Goldsmith Speaks Up For Young Talent

The music industry needs to get behind young talent and to work together as never before, according to veteran concert promoter Harvey Goldsmith.

He told the Observer it’s the only way for the business to survive a period of dangerous change.

Goldsmith believes that unless music publishers and radio stations, among others, join forces to promote emerging artists, there will be a limited commercial future for musicians.

“We have got to take risks again. And we have to learn how to take new risks too,” he told the UK Sunday paper. “I am always looking out for new talent. It is the only way to get through this period and we have to do it collectively.”

Free downloads on the Internet have cut record sales and Goldsmith believes future talent will also struggle if there is no concerted effort to bring it to public attention.

“The music industry just watched it all happen without thinking about how it could provide a quality service for people,” he said. “People don’t wake up thinking, ‘What music can I steal today?’ They do it just because they can and it is there. Even young fans don’t mind paying, if they get value.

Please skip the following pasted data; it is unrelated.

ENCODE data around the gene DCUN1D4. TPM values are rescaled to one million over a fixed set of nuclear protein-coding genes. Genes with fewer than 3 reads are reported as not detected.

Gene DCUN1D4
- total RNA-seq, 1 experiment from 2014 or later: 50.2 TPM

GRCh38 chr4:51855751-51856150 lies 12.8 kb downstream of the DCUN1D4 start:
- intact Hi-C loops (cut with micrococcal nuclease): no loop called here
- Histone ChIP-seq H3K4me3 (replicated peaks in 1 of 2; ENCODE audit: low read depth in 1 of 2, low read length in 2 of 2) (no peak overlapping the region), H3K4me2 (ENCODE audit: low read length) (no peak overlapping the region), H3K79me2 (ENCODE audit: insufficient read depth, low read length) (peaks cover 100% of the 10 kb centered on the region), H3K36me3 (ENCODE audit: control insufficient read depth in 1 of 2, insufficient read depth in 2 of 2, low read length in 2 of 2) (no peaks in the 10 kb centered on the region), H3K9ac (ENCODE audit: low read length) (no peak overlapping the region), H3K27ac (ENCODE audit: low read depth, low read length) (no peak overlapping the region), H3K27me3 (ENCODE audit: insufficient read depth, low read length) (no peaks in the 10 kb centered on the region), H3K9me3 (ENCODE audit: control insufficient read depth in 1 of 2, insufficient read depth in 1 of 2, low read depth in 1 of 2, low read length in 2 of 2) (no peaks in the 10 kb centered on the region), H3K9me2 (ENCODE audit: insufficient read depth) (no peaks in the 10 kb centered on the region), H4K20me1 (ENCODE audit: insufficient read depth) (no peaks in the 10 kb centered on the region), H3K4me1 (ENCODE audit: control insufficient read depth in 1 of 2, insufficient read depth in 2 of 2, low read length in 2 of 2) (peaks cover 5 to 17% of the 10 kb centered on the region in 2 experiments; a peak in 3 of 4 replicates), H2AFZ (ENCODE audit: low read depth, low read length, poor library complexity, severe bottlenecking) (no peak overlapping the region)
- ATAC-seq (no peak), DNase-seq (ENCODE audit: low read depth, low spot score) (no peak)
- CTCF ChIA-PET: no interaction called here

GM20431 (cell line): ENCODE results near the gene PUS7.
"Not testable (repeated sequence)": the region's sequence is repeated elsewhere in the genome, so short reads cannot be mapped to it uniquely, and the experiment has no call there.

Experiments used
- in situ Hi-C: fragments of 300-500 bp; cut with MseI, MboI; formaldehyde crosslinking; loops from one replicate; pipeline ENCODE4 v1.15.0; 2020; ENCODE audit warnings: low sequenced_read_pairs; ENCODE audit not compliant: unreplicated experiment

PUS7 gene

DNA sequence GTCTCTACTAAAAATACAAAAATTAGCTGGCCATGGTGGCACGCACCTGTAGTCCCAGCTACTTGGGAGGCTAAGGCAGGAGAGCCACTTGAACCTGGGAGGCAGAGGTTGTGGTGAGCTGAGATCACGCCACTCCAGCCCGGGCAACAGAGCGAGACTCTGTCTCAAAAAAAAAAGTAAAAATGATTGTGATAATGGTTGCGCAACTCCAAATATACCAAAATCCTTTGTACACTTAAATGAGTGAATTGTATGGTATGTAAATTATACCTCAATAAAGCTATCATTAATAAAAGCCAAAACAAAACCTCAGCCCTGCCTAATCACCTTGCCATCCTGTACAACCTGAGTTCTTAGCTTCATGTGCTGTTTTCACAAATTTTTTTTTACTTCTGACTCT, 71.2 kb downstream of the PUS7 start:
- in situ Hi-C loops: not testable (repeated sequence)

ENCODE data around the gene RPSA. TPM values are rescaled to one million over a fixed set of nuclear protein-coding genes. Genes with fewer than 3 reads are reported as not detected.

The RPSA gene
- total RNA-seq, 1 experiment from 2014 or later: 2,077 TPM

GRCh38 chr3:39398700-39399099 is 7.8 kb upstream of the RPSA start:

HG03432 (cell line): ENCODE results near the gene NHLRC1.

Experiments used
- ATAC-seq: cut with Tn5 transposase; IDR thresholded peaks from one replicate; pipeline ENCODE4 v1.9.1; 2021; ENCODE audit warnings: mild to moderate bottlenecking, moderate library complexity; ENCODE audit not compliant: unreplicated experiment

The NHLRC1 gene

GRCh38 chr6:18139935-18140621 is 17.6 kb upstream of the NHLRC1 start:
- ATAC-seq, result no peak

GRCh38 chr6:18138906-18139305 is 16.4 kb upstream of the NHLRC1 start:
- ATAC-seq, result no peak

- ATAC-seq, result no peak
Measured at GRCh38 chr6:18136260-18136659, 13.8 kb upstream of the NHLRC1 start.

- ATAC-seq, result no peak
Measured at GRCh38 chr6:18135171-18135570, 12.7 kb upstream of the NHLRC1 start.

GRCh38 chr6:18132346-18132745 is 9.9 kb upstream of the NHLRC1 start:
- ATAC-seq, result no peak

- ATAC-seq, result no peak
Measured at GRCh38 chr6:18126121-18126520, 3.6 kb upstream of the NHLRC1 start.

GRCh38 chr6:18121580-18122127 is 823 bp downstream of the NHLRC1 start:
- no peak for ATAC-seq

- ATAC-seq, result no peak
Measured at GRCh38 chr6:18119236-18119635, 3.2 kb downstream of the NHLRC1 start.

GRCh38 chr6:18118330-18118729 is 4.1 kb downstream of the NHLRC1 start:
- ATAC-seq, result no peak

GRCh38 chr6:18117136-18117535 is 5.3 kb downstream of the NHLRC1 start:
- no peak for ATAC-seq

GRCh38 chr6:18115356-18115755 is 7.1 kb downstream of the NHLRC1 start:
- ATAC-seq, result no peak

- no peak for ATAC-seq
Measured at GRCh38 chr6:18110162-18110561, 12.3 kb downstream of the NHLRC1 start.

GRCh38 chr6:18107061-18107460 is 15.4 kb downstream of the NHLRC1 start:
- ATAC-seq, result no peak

“You can only stay locked in your room so long – there is nothing better than a live show,” he said.

Goldsmith is preparing to give a public talk about his career.

Much of it is expected to focus on 1985, his “vintage year,” when he put together Live Aid with Bob Geldof and Midge Ure.
Goldsmith remains confident about the enduring appeal of live music in the Internet age.